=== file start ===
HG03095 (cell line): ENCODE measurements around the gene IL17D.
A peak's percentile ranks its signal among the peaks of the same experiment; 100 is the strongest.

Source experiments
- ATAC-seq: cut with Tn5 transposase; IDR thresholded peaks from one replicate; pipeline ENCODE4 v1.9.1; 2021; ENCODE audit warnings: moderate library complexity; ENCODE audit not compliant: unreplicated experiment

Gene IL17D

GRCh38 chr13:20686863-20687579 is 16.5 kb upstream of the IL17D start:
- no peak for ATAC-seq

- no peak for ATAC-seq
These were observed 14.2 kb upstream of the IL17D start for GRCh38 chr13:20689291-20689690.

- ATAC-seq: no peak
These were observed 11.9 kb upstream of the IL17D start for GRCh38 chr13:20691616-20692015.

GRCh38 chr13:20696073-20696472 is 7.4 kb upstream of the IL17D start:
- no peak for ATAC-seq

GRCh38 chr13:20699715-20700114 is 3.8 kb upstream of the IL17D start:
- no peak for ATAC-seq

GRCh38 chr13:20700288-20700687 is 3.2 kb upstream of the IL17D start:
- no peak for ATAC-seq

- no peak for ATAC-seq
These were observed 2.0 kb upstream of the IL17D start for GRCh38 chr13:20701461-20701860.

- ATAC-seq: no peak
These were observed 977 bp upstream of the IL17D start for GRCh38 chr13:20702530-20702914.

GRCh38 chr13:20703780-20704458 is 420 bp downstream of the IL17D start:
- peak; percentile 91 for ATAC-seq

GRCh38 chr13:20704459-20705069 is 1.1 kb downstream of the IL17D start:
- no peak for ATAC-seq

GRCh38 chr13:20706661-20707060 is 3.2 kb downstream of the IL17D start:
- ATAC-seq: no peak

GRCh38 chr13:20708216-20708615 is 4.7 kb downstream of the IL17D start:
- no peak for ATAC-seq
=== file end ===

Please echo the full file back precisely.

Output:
HG03095 (cell line): ENCODE measurements around the gene IL17D.
A peak's percentile ranks its signal among the peaks of the same experiment; 100 is the strongest.

Source experiments
- ATAC-seq: cut with Tn5 transposase; IDR thresholded peaks from one replicate; pipeline ENCODE4 v1.9.1; 2021; ENCODE audit warnings: moderate library complexity; ENCODE audit not compliant: unreplicated experiment

Gene IL17D

GRCh38 chr13:20686863-20687579 is 16.5 kb upstream of the IL17D start:
- no peak for ATAC-seq

- no peak for ATAC-seq
These were observed 14.2 kb upstream of the IL17D start for GRCh38 chr13:20689291-20689690.

- ATAC-seq: no peak
These were observed 11.9 kb upstream of the IL17D start for GRCh38 chr13:20691616-20692015.

GRCh38 chr13:20696073-20696472 is 7.4 kb upstream of the IL17D start:
- no peak for ATAC-seq

GRCh38 chr13:20699715-20700114 is 3.8 kb upstream of the IL17D start:
- no peak for ATAC-seq

GRCh38 chr13:20700288-20700687 is 3.2 kb upstream of the IL17D start:
- no peak for ATAC-seq

- no peak for ATAC-seq
These were observed 2.0 kb upstream of the IL17D start for GRCh38 chr13:20701461-20701860.

- ATAC-seq: no peak
These were observed 977 bp upstream of the IL17D start for GRCh38 chr13:20702530-20702914.

GRCh38 chr13:20703780-20704458 is 420 bp downstream of the IL17D start:
- peak; percentile 91 for ATAC-seq

GRCh38 chr13:20704459-20705069 is 1.1 kb downstream of the IL17D start:
- no peak for ATAC-seq

GRCh38 chr13:20706661-20707060 is 3.2 kb downstream of the IL17D start:
- ATAC-seq: no peak

GRCh38 chr13:20708216-20708615 is 4.7 kb downstream of the IL17D start:
- no peak for ATAC-seq